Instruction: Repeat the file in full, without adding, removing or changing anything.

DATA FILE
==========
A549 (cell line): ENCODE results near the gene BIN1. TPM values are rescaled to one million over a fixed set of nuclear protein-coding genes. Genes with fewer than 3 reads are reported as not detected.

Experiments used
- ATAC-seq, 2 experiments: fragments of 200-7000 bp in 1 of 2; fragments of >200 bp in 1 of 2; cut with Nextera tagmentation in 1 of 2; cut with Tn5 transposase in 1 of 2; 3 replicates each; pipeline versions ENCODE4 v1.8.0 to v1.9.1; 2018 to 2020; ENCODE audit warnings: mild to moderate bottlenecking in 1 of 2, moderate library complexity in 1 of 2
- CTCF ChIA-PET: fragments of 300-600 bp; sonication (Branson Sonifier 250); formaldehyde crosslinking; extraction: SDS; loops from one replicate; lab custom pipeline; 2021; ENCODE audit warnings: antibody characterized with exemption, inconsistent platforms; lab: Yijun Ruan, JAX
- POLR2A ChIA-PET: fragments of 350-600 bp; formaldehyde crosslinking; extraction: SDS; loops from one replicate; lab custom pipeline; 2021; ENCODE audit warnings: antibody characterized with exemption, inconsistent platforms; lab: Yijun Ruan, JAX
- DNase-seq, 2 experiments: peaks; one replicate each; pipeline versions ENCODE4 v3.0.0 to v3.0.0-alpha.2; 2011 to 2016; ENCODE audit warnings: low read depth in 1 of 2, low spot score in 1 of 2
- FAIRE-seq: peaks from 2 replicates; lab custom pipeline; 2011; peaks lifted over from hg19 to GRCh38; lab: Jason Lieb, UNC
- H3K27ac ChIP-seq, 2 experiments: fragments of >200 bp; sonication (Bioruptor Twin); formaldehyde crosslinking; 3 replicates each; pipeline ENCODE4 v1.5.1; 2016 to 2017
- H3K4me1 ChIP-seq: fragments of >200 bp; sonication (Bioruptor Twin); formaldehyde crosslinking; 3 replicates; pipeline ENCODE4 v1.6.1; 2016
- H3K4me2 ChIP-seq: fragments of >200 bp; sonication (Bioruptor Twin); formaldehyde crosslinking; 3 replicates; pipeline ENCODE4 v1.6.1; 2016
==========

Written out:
A549 (cell line): ENCODE results near the gene BIN1. TPM values are rescaled to one million over a fixed set of nuclear protein-coding genes. Genes with fewer than 3 reads are reported as not detected.

Experiments used
- ATAC-seq, 2 experiments: fragments of 200-7000 bp in 1 of 2; fragments of >200 bp in 1 of 2; cut with Nextera tagmentation in 1 of 2; cut with Tn5 transposase in 1 of 2; 3 replicates each; pipeline versions ENCODE4 v1.8.0 to v1.9.1; 2018 to 2020; ENCODE audit warnings: mild to moderate bottlenecking in 1 of 2, moderate library complexity in 1 of 2
- CTCF ChIA-PET: fragments of 300-600 bp; sonication (Branson Sonifier 250); formaldehyde crosslinking; extraction: SDS; loops from one replicate; lab custom pipeline; 2021; ENCODE audit warnings: antibody characterized with exemption, inconsistent platforms; lab: Yijun Ruan, JAX
- POLR2A ChIA-PET: fragments of 350-600 bp; formaldehyde crosslinking; extraction: SDS; loops from one replicate; lab custom pipeline; 2021; ENCODE audit warnings: antibody characterized with exemption, inconsistent platforms; lab: Yijun Ruan, JAX
- DNase-seq, 2 experiments: peaks; one replicate each; pipeline versions ENCODE4 v3.0.0 to v3.0.0-alpha.2; 2011 to 2016; ENCODE audit warnings: low read depth in 1 of 2, low spot score in 1 of 2
- FAIRE-seq: peaks from 2 replicates; lab custom pipeline; 2011; peaks lifted over from hg19 to GRCh38; lab: Jason Lieb, UNC
- H3K27ac ChIP-seq, 2 experiments: fragments of >200 bp; sonication (Bioruptor Twin); formaldehyde crosslinking; 3 replicates each; pipeline ENCODE4 v1.5.1; 2016 to 2017
- H3K4me1 ChIP-seq: fragments of >200 bp; sonication (Bioruptor Twin); formaldehyde crosslinking; 3 replicates; pipeline ENCODE4 v1.6.1; 2016
- H3K4me2 ChIP-seq: fragments of >200 bp; sonication (Bioruptor Twin); formaldehyde crosslinking; 3 replicates; pipeline ENCODE4 v1.6.1; 2016